World Wildlife Fund’s (WWF) new anti-poaching technology, a combination of thermal imaging cameras and human detection software, is resulting in poacher arrests in eastern Africa. Nine months after the tech’s installation, more than two dozen poachers have been arrested in the Maasai Mara and two poachers have been apprehended at another undisclosed national park in Kenya.
This is one of the first times this technology is being used outside of the military and law-enforcement to protect wildlife.
“Poachers can no longer use the cover of night to run and hide. Their days of evading arrest are over,” said Colby Loucks, WWF’s Wildlife Crime Technology Project Lead. “Wildlife rangers now have the help they’ve desperately needed. This groundbreaking technology allows them to search for poachers 24 hours a day, from up to a mile away, in pitch darkness. It’s upping the game in our fight to stop wildlife crime across the region.”
In March, WWF, working with the Mara Conservancy ranger unit and the Kenya Wildlife Service, installed FLIR technology on a mobile wildlife ranger unit in the Mara Conservancy. It was also installed, with the addition of human detection software technology, in another Kenyan park. WWF’s technology project has one goal: to deter and arrest poachers unlawfully entering protected parks and illegally killing wildlife.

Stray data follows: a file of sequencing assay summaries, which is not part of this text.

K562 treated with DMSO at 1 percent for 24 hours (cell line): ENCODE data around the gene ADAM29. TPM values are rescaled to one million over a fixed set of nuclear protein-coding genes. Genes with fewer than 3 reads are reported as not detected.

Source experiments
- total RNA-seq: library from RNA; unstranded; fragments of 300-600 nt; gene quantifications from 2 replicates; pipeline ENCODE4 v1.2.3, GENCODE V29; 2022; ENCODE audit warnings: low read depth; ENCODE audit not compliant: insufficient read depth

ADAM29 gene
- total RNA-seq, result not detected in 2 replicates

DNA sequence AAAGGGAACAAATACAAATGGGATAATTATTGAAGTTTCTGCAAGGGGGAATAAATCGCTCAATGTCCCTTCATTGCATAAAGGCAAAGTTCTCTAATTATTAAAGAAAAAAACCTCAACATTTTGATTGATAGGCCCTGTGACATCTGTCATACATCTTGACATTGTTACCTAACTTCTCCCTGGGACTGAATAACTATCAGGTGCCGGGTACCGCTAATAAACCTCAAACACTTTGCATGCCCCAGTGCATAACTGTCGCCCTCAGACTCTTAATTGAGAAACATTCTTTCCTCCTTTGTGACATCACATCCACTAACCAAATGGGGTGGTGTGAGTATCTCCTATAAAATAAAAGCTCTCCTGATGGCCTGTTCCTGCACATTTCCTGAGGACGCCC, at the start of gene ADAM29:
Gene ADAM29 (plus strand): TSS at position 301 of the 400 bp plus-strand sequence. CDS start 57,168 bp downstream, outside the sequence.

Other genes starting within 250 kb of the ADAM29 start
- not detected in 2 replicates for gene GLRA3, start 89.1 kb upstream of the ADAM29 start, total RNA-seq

“This technology is invaluable in our night surveillance work. The ability of our rangers to distinguish potential poachers from a large distance is nothing short of remarkable,” said Brian Heath, CEO and Director of the Mara Conservancy. “The last three people our team arrested were flabbergasted as to how they were detected. Normally they simply sneak away when an ambush is sprung and avoid detection. Now, their heat signatures are picked up by the thermal camera. We’re catching them.”
WWF is working with FLIR Systems Inc., as part of a new collaboration to broaden the use of thermal imaging, and African Parks, UDS and Lindbergh Foundation’s Air Shepherd to install similar thermal imaging technology in drones. Anti-poaching drone test flights began in Zimbabwe and Malawi in October of this year.
WWF’s Wildlife Crime Technology Project is implementing this work with a $5 million dollar grant from Google.org. The grant supports innovative technology that will combat wildlife crime.
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